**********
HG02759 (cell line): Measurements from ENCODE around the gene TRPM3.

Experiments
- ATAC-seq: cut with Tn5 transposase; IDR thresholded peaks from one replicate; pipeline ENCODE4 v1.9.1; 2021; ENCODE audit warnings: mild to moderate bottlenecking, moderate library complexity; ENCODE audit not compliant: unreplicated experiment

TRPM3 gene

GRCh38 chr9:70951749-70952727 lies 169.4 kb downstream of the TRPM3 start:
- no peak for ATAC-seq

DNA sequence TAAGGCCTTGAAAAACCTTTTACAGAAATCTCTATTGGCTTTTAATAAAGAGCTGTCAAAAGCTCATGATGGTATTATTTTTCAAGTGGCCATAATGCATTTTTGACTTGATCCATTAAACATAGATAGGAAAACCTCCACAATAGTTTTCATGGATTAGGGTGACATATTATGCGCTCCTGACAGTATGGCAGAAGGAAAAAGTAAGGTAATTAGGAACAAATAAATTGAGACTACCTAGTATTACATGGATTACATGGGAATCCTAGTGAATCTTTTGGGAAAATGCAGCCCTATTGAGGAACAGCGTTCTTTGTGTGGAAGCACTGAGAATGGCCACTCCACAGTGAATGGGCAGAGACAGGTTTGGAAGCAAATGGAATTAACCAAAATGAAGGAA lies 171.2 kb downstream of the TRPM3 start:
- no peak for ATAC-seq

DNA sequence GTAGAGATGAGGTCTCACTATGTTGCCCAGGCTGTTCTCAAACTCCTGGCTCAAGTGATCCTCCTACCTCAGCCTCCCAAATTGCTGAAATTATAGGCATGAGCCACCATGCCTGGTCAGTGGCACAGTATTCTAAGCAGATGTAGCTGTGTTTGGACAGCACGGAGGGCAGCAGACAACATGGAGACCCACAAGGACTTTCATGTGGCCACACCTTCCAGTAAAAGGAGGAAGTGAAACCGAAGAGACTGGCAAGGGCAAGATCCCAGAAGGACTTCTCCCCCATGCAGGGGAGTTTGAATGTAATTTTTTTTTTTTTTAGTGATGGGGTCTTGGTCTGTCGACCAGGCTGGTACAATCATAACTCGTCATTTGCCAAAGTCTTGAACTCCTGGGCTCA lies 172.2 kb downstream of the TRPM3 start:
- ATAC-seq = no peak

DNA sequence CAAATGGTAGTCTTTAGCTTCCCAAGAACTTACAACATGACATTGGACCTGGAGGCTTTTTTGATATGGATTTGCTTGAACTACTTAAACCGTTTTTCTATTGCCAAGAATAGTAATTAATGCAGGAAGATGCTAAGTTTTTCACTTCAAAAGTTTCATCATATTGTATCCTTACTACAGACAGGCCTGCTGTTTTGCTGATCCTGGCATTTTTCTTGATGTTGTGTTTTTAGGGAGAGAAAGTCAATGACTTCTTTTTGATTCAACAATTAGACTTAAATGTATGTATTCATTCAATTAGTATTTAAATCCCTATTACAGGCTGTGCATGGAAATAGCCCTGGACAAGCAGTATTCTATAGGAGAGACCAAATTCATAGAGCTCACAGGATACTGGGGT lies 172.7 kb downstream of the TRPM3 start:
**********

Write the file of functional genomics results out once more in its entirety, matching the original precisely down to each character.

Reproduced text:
HG02759 (cell line): Measurements from ENCODE around the gene TRPM3.

Experiments
- ATAC-seq: cut with Tn5 transposase; IDR thresholded peaks from one replicate; pipeline ENCODE4 v1.9.1; 2021; ENCODE audit warnings: mild to moderate bottlenecking, moderate library complexity; ENCODE audit not compliant: unreplicated experiment

TRPM3 gene

GRCh38 chr9:70951749-70952727 lies 169.4 kb downstream of the TRPM3 start:
- no peak for ATAC-seq

DNA sequence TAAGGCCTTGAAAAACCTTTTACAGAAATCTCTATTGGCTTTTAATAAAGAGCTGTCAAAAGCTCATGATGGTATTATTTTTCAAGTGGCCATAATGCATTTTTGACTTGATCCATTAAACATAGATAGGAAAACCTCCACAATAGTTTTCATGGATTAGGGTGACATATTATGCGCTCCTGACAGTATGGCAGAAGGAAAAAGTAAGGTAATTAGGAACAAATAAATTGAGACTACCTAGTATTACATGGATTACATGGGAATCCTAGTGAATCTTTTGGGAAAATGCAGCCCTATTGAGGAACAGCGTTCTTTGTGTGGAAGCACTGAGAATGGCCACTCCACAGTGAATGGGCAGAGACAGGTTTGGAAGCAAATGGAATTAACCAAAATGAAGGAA lies 171.2 kb downstream of the TRPM3 start:
- no peak for ATAC-seq

DNA sequence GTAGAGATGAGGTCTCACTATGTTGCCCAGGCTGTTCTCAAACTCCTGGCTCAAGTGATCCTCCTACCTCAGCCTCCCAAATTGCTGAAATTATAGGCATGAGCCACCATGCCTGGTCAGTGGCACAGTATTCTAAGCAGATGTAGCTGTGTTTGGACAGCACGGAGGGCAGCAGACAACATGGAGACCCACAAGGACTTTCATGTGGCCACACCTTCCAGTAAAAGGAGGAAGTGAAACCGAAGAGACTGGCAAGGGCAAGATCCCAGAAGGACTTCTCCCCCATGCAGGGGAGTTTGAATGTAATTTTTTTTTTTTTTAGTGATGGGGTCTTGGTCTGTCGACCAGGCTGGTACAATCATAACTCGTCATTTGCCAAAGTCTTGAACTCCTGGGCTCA lies 172.2 kb downstream of the TRPM3 start:
- ATAC-seq = no peak

DNA sequence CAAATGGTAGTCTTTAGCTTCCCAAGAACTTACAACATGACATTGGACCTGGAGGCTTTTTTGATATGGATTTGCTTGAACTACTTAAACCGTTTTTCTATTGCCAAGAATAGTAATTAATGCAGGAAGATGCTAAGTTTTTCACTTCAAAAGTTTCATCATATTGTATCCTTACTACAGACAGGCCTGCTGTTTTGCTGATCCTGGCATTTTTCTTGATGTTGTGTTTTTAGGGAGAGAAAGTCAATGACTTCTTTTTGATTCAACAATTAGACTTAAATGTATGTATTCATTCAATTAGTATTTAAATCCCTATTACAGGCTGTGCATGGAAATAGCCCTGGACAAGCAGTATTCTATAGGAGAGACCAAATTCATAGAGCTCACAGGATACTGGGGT lies 172.7 kb downstream of the TRPM3 start: